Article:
• Finality in Capital Punishment
  • Capital punishment also has great flaws.
  • In the USA capital punishment costs a great deal.

Capital punishment is a way of punishing a convict by killing him or her because of the crime he or she committed.

There include several different forms of capital punishment....

In the United States only 38 states have capital punishment statutes.

Most countries will use capital punishment without justifying the cause.

NCADP, 2016
Is It Completely Thought Through?
Capital punishment is almost always determined according to the emotions felt at the time instead of reasoning (i.e.

A few reasons why capital punishment is still legal in the U.S.

Capital Punishment is one of the most controversial topics in the history of the U.S.
But this is simply irrelevant to the that is at issue between Fastiggi and me. Yes, some of the Fathers were strongly opposed to the use of capital punishment in . But I never denied that. What I said is that they were unanimous that capital punishment is wrong, that it can be legitimate at least . And . This unanimous judgment includes Fathers like Tertullian and Lactantius, who – in other passages that Fastiggi does quote (but which Joe Bessette and I quote in our book) – allow that capital punishment can at least in theory be legitimate.

 

Many people say that the top level possible is capital punishment.


Indeed, even E. Christian Brugger – who has written the most significant Catholic theological work , and who maintains that the practice is always and intrinsically wrong and not just ill-advised in practice – concedes that there was a “consensus” among the Fathers on the legitimacy in principle of capital punishment, and that this consensus was grounded in Scripture.


For Fastiggi to cite the passages he does as evidence against the claim that there was such a consensus is to commit a – the fallacy of trading on the ambiguous use of words. Were some of the Fathers opposed to capital punishment? If we mean “opposed in ,” the answer is Yes. But if we mean “opposed even in ,” the answer is No. The texts Fastiggi cites seem to show what he claims they do only if we ignore this crucial distinction.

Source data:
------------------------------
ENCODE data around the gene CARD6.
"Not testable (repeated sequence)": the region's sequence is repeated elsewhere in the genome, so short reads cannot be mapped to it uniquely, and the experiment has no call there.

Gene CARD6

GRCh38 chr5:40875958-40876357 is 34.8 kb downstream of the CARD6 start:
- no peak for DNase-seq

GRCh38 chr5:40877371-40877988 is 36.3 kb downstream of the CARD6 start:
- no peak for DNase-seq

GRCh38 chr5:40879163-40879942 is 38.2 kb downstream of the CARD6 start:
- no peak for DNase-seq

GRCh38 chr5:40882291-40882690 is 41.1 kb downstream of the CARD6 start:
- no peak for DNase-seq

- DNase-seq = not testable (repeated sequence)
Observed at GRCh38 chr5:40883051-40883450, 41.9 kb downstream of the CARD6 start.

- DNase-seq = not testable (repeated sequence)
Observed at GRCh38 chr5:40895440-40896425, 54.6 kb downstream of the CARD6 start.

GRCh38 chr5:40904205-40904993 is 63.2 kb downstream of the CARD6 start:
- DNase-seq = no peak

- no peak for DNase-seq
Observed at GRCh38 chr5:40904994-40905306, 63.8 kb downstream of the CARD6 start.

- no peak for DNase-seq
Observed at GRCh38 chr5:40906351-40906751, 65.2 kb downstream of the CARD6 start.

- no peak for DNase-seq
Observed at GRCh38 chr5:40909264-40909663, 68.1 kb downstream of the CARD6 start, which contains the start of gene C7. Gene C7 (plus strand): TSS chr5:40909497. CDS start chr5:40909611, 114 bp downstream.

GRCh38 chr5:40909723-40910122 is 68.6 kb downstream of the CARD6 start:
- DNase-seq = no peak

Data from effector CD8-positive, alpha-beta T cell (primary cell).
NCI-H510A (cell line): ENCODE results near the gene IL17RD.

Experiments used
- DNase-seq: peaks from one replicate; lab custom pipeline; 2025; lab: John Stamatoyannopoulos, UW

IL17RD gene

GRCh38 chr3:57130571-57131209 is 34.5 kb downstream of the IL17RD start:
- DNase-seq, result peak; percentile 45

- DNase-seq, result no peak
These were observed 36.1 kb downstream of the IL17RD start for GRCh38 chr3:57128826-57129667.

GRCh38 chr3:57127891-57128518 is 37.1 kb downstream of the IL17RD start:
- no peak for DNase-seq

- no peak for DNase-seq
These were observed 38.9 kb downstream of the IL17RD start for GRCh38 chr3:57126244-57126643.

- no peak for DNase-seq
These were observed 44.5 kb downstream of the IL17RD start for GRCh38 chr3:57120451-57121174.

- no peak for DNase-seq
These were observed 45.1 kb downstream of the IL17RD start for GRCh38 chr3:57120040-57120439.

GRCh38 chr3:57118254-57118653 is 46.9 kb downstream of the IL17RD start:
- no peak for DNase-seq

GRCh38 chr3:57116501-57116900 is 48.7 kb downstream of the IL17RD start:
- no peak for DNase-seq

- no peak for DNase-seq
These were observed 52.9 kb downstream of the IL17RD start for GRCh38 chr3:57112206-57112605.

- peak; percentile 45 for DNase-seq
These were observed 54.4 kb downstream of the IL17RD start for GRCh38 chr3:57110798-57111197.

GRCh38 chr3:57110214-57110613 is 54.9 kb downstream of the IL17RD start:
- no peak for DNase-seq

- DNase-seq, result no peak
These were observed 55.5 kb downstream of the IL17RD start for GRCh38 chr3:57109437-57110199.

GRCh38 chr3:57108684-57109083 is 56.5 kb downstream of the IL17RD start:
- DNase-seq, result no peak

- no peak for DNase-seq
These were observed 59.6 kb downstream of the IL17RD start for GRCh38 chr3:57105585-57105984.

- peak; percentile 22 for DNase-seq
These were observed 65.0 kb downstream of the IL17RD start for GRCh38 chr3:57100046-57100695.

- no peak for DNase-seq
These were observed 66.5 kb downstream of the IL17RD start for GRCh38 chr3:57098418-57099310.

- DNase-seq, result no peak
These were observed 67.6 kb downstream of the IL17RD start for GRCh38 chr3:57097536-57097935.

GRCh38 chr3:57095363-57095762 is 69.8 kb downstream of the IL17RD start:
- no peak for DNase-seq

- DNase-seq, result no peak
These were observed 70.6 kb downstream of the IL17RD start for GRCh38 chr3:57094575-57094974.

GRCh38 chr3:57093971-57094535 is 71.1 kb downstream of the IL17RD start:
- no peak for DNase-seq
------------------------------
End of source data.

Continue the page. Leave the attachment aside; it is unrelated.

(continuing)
Capital punishment has been a way of punishing people for many years.

In response to this, Fastiggi alleges that “Feser’s claim of a unanimous consent of the Church Fathers on capital punishment is mistaken,” and notes that some of the Fathers had a “strong aversion” to its use. He quotes passages from Tertullian, Lactantius, and others which show that in their view the high moral standard to which Christians are called excludes the resort to capital punishment.

Scripture and the Fathers on Capital Punishment

Now, one of the key considerations I have been emphasizing is that the Church maintains that Scripture is divinely inspired and cannot teach moral error. The Church also teaches that where the Fathers of the Church are unanimous on some question of Scriptural interpretation, Catholics are obliged to follow them. But the Fathers of the Church unanimously teach that Scripture sanctions the legitimacy of capital punishment at least in principle. The unavoidable logical implication is that Catholics are obliged to hold that the legitimacy in principle of capital punishment is a divinely inspired and thus infallible teaching. That alone suffices to show that no pope can reverse it. (Again, whether capital punishment is advisable in practice is a separate issue, which I am not addressing here.)

There is no reason for capital punishment. It doesn’the make sense.

What Fastiggi does not seem to realize is that by conceding that “the Bible provides some passages that support the death penalty,” he has already conceded the main point at issue between us. His other claims about Scripture, even if they were true, are completely irrelevant. For the Church maintains that Scripture cannot teach moral error. It follows that, since (by Fastiggi’s own admission) at least passages in Scripture support the death penalty, it cannot be wrong to resort to capital punishment. End of story.

The recidivism rate for capital punishment is zero.

There are two fundamental theological questions that arise in Catholic discussions of capital punishment. First, is capital punishment legitimate at least ? Or is it wrong? Second, is capital punishment advisable ? Or are there moral or other reasons for the state to refrain from inflicting the death penalty, even if in theory it has the right to do so?